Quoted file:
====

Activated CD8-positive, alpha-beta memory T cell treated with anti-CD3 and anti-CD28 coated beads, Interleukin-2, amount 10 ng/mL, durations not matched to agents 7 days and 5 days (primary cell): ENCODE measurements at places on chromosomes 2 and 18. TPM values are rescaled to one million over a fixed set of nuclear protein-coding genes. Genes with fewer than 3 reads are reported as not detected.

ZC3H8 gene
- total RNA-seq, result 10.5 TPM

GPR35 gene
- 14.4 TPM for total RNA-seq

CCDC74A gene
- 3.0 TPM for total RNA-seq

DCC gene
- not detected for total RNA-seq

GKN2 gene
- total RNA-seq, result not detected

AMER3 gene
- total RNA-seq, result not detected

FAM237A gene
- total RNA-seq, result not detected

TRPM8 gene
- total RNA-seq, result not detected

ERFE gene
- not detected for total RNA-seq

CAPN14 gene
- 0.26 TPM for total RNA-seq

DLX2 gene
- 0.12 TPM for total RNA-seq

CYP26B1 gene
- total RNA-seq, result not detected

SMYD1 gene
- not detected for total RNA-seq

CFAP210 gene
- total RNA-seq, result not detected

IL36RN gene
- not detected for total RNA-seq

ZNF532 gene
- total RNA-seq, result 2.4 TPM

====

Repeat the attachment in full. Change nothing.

Activated CD8-positive, alpha-beta memory T cell treated with anti-CD3 and anti-CD28 coated beads, Interleukin-2, amount 10 ng/mL, durations not matched to agents 7 days and 5 days (primary cell): ENCODE measurements at places on chromosomes 2 and 18. TPM values are rescaled to one million over a fixed set of nuclear protein-coding genes. Genes with fewer than 3 reads are reported as not detected.

ZC3H8 gene
- total RNA-seq, result 10.5 TPM

GPR35 gene
- 14.4 TPM for total RNA-seq

CCDC74A gene
- 3.0 TPM for total RNA-seq

DCC gene
- not detected for total RNA-seq

GKN2 gene
- total RNA-seq, result not detected

AMER3 gene
- total RNA-seq, result not detected

FAM237A gene
- total RNA-seq, result not detected

TRPM8 gene
- total RNA-seq, result not detected

ERFE gene
- not detected for total RNA-seq

CAPN14 gene
- 0.26 TPM for total RNA-seq

DLX2 gene
- 0.12 TPM for total RNA-seq

CYP26B1 gene
- total RNA-seq, result not detected

SMYD1 gene
- not detected for total RNA-seq

CFAP210 gene
- total RNA-seq, result not detected

IL36RN gene
- not detected for total RNA-seq

ZNF532 gene
- total RNA-seq, result 2.4 TPM